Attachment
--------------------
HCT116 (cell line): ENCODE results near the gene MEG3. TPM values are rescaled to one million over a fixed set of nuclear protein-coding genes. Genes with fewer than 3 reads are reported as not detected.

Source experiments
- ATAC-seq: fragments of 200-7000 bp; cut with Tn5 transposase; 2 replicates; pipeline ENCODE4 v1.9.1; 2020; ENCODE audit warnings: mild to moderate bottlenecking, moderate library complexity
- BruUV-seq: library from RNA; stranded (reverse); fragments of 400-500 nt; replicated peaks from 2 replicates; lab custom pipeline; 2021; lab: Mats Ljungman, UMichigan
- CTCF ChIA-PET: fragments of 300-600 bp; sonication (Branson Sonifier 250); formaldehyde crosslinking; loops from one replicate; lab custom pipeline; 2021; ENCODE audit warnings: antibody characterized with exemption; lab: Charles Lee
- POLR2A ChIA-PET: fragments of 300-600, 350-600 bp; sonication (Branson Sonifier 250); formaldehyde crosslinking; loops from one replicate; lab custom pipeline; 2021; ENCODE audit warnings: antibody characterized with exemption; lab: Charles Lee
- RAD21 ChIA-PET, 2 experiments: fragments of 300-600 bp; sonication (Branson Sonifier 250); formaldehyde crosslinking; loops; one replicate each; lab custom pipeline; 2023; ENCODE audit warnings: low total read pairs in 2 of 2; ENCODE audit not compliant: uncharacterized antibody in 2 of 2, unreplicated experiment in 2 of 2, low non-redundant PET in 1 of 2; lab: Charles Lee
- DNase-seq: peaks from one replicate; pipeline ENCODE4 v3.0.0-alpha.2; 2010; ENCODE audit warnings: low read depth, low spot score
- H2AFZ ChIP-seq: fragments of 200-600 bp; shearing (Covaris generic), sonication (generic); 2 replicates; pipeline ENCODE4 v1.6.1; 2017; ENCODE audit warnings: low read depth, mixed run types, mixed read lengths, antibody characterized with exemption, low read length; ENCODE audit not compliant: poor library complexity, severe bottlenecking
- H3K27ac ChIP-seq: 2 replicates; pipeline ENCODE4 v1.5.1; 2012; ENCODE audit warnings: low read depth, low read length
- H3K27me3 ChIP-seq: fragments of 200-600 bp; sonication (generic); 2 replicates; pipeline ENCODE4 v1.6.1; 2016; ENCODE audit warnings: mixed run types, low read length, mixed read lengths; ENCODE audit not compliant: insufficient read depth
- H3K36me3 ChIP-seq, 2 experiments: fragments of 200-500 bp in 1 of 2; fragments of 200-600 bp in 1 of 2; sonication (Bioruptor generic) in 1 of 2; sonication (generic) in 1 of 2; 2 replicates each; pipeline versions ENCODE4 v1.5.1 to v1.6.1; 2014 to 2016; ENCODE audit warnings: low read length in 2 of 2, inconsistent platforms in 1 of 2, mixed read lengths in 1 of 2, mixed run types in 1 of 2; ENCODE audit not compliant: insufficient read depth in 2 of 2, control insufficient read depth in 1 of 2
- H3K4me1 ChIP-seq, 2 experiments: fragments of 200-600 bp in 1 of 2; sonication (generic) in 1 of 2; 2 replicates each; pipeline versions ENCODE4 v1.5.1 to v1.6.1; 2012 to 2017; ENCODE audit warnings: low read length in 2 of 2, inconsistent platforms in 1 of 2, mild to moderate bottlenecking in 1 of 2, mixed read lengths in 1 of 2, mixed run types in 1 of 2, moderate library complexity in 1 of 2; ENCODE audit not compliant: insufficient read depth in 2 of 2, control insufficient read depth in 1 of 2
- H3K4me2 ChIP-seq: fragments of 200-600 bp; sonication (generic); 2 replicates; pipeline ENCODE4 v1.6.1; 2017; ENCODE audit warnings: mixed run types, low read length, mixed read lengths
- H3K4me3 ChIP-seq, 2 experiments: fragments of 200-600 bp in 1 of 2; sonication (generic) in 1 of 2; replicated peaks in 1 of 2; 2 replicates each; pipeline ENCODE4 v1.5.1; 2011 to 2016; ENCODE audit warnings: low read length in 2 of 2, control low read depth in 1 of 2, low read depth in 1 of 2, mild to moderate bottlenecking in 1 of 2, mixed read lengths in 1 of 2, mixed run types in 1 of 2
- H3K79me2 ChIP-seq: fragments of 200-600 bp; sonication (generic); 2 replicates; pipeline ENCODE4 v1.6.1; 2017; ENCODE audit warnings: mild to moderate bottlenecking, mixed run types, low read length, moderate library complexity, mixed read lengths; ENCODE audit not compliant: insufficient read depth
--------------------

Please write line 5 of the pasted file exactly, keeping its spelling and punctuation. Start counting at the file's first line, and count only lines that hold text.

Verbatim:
- CTCF ChIA-PET: fragments of 300-600 bp; sonication (Branson Sonifier 250); formaldehyde crosslinking; loops from one replicate; lab custom pipeline; 2021; ENCODE audit warnings: antibody characterized with exemption; lab: Charles Lee